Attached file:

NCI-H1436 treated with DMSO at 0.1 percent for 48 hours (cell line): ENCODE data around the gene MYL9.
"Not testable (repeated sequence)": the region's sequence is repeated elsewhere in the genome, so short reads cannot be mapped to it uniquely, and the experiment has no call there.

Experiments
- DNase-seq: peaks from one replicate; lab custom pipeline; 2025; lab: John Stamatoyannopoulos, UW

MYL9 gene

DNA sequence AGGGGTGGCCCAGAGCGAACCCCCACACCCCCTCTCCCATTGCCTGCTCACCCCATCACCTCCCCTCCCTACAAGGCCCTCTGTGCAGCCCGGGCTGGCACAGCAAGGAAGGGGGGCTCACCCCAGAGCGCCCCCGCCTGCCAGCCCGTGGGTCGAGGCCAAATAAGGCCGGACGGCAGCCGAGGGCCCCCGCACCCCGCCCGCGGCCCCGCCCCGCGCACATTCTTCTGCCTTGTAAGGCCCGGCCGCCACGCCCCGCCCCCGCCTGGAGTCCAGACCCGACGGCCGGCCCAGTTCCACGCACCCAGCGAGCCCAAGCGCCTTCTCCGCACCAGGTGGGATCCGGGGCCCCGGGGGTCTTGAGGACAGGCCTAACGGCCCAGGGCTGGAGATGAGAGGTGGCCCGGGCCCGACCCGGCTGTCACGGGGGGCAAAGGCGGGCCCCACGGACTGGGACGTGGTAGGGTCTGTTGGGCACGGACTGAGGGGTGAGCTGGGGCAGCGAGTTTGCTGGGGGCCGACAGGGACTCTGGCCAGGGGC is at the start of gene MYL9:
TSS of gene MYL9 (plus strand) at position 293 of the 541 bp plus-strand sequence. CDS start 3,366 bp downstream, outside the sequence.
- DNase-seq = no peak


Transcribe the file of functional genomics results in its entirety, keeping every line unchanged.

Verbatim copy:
NCI-H1436 treated with DMSO at 0.1 percent for 48 hours (cell line): ENCODE data around the gene MYL9.
"Not testable (repeated sequence)": the region's sequence is repeated elsewhere in the genome, so short reads cannot be mapped to it uniquely, and the experiment has no call there.

Experiments
- DNase-seq: peaks from one replicate; lab custom pipeline; 2025; lab: John Stamatoyannopoulos, UW

MYL9 gene

DNA sequence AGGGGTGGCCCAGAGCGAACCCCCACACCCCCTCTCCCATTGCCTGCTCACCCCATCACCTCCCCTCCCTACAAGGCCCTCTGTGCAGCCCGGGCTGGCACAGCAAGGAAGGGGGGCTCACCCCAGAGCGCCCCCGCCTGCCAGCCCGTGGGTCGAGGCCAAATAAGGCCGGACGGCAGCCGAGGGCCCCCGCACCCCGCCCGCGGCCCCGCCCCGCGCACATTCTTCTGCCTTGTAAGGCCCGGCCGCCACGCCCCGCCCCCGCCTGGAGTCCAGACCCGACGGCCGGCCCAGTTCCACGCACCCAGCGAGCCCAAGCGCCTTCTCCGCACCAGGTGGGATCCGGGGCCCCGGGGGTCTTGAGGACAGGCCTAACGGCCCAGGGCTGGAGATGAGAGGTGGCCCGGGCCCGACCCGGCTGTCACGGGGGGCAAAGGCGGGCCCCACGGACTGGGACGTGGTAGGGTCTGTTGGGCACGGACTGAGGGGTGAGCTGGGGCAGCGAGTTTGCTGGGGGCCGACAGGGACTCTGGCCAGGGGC is at the start of gene MYL9:
TSS of gene MYL9 (plus strand) at position 293 of the 541 bp plus-strand sequence. CDS start 3,366 bp downstream, outside the sequence.
- DNase-seq = no peak